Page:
WHEN UNCLE AL WORKED FOR IRVING BERLIN
I had an uncle, Al Kane, who grew up in Hasting, Minn in a family of five kids (including my mother). In his late teens, the father died and left my grandmother with five children. Al was ‘farmed out’ to relatives in New Jersey.
Al was a magnificent singer and used to make the congregation at Guardian Angels Church in Hastings weep when he sang the liturgy.
Now living near New York in the early 1920s, Al was fascinated by Broadway and by vaudeville. I suppose he frequently auditioned for shows, and I don’t know how the connection was made, but in the mid-1920s he got a job as Office Manager for Irving Berlin.
One day he was late returning from lunch. The Secretary asked where he had been. She said the boss was looking for Al to be his Best Man at his sudden wedding that afternoon.
So Al was close to, but not part of, one the most celebrated weddings of the time. The backstory is fascinating: Mr Berlin was engaged to Ellin Mackay, the daughter of a very prosperous Irish Catholic businessman. The father, Clarence Mackay, was determined not to let her marry a Jew so he sent her on a round-the-world cruise that they would forget each other. The separation only strengthened the bond. Mr Berlin and Ellen wrote every day and he composed songs for her.
When her ship returned to New York, Mr Berlin hastened to the dock (with Uncle Al back back at the office) and they rushed to get married before Clarence could stop them.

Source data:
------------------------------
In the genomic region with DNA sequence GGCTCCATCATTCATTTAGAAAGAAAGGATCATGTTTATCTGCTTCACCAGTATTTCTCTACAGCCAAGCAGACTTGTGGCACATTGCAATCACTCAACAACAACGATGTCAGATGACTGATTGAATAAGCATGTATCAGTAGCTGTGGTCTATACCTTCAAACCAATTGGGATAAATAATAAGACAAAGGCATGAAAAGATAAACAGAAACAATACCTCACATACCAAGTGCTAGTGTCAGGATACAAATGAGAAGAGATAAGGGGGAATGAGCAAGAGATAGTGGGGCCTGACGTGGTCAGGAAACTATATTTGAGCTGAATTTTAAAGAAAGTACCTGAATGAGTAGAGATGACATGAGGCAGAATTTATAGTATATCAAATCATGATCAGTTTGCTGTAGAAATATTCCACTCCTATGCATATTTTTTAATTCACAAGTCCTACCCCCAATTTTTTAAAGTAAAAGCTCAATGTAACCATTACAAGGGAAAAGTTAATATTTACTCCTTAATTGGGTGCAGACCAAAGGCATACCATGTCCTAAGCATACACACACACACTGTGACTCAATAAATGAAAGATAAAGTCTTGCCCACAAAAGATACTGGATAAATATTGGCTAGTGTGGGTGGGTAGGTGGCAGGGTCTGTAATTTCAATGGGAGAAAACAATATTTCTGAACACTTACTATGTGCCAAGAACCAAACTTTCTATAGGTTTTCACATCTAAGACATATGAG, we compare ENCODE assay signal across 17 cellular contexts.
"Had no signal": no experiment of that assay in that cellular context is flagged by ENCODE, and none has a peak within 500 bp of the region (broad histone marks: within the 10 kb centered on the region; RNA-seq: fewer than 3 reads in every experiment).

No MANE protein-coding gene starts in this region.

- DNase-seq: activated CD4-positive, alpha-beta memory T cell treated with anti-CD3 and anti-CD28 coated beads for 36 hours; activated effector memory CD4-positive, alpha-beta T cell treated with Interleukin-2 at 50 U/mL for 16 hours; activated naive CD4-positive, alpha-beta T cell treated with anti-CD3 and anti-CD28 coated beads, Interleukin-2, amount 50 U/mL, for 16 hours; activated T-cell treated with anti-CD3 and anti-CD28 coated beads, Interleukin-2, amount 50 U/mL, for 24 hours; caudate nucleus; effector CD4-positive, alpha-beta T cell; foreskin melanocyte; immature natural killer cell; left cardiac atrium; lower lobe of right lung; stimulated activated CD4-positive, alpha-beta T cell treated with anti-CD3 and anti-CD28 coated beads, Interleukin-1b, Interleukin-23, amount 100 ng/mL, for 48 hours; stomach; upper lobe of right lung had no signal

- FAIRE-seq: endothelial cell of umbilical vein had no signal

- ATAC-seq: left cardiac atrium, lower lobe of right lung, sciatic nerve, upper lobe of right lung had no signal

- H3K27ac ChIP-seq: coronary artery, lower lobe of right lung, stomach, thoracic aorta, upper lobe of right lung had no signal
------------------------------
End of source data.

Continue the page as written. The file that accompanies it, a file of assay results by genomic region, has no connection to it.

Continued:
Fearing the old man would, as he threatened, cut her out of his will, that afternoon Irving Berlin wrote a note that from that day on, Ellin Mackay Berlin would receive all the royalties from one of his most popular song which he wrote for her while she was at sea. You may know it, “Always.” https://www.youtube.com/watch?v=pXsIAY7fIc0
They remained married for 63 years until she died in 1988. He died the next year.
Uncle Al eventually moved to San Francisco where he worked at the front desk at the Fairmont Hotel on Nob Hill. When WW2 started he joined the Merchant Marine and for the next 40 years he traveled around the world many times over.
Every year he would return to Minnesota for a week to visit his mother and his sister. And he would tell me and my younger brother, Tim, of all the amazing things he had seen the past year. I was hooked. From age 12 whenever I was in downtown St Paul I would stop by the Greyhound Bus Terminal on Seventh Street and check for the next bus to Frisco. It took another eleven years to make my get-away, and I counted the minutes.
Photo of the Berlins by Cecil Beaton
© 2021, Thomas Mahon